China’s Defense Budget to Increase 10 Percent in 2015
Image Credit: Wikimedia Commons

China’s Defense Budget to Increase 10 Percent in 2015


China’s defense budget will increase by ten percent in 2015, according to a spokesperson for the National People’s Congress (NPC). “I can reveal the rough situation. Among the recommendations for 2015 … [with regards to the] defense budget and the increase in defense spending, the magnitude is probably about 10 percent,”  Fu Ying stated, according to Reuters.

This would bring the official military budget to around $145 billion this year, representing  around 5 percent of total central government expenditures and somewhere around two percent of China’s expected overall GDP this year.

Officially, this would be the lowest increase in defense spending for the past five years, partially due to a projected slower annual GDP growth rate of seven percent for 2015. However, in comparison to other countries such as India (which revealed its annual military budget last week), the Chinese defense budget does not take into account various expenditures such as weapons imports, research and development, and money spent on the PLA’s strategic forces. Real military expenditures may be as much as 40 – 55 percent higher.

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China’s defense budget – which will officially be released tomorrow – has grown by double-digits for the last five years (last year’s defense budget officially stood at $132 billion, a 12.2 increase over 2013). China’s defense budget is now second only to the United States, which is still the world’s largest military spender.

The New York Times quotes Xu Guangyu, a retired People’s Liberation Army major general, who stresses that, “Per capita, China’s military spending remains too low, only about $57,000 for each member of the military forces in 2014. That’s far lower than Japan or the United States.” With around 2.3 million active soldiers, the People’s Liberation Army  is world’s largest standing military.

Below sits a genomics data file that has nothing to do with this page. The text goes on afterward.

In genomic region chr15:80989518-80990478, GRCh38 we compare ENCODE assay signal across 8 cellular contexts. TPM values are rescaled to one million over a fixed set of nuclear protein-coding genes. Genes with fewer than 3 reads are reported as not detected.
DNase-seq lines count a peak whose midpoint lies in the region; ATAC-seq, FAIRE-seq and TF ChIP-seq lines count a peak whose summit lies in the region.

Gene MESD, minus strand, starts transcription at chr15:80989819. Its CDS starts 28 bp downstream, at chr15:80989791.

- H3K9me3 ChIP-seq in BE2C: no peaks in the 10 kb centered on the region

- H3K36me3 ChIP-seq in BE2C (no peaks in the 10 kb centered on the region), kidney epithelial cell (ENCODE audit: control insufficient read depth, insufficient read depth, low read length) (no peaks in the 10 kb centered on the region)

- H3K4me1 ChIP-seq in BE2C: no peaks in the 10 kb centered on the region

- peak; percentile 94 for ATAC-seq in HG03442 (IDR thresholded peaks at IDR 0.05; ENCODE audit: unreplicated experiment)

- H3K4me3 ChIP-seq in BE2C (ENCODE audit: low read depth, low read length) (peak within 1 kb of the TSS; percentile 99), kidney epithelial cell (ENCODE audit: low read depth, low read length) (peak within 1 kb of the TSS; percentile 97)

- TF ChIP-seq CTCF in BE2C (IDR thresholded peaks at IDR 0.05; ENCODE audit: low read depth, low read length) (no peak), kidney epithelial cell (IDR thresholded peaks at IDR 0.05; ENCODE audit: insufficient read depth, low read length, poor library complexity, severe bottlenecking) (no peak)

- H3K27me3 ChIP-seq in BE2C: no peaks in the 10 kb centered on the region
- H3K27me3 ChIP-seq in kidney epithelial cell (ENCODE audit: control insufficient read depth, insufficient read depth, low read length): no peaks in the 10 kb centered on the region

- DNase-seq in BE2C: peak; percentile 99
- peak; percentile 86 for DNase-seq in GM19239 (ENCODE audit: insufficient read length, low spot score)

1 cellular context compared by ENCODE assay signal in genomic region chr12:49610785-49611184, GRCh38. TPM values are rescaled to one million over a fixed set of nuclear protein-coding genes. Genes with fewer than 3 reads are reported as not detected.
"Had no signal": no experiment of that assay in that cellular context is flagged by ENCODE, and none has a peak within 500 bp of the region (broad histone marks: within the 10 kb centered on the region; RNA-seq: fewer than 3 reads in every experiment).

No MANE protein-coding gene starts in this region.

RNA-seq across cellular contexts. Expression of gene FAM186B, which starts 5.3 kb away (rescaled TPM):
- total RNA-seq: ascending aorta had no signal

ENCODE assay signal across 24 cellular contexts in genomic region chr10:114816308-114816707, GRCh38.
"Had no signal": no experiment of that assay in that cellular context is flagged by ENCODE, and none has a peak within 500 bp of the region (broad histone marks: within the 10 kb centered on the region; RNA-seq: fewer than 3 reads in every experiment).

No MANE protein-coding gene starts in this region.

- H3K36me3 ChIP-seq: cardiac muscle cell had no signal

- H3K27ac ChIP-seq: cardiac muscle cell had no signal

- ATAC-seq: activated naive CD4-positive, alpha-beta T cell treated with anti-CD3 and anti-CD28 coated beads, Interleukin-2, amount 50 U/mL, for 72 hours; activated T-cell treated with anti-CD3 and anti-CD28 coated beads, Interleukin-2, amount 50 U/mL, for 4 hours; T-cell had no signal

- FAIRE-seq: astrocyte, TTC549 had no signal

“Compared with great powers, the road of China’s defense modernization is more difficult. We have to rely on ourselves for most of our military equipment and research and development … fundamentally speaking, China’s defense policy is defensive in nature,” notes NPC spokeswoman Fu Ying. “To tell the truth, there is still a gap between China’s armed forces [and foreign counterparts] in terms of overall military equipment. We still need more time.”

China has gradually reduced its weapons imports over the last decade in order to bolster a burgeoning domestic arms industry. According to the Stockholm International Peace Research Institute (SIPRI), Beijing’s defense imports fell 58 percent between 2007 and 2011. A Reuters article states that the “long term goal is to transform some of the leading contractors, such as China State Shipbuilding Corporation (CSSC), Aviation Industry Corporation of China (AVIC), and China Aerospace Science and Industry Corporation into homegrown versions of American giants Lockheed Martin and Northrop Grumman or Britain’s BAE Systems.”

Details on what precisely China is spending money on remains murky. The International Institute for Strategic Studies (IISS) thinks that personnel costs absorb a third of the budget in China. Looking at open source information on Chinese military doctrine and planning, Beijing will likely heavily invest in its navy (especially anti-submarine  and amphibious ships), and push the overall informatization of the armed forces (including improvements in cyberwar and satellite capabilities).

China’s growing defense budget has many regional neighbors worried. The Stockholm International Peace Research Institute emphasizes that “greater transparency on China’s behalf would certainly help avoid a regional arms race, and would also be a positive step towards increased global peace and stability.”

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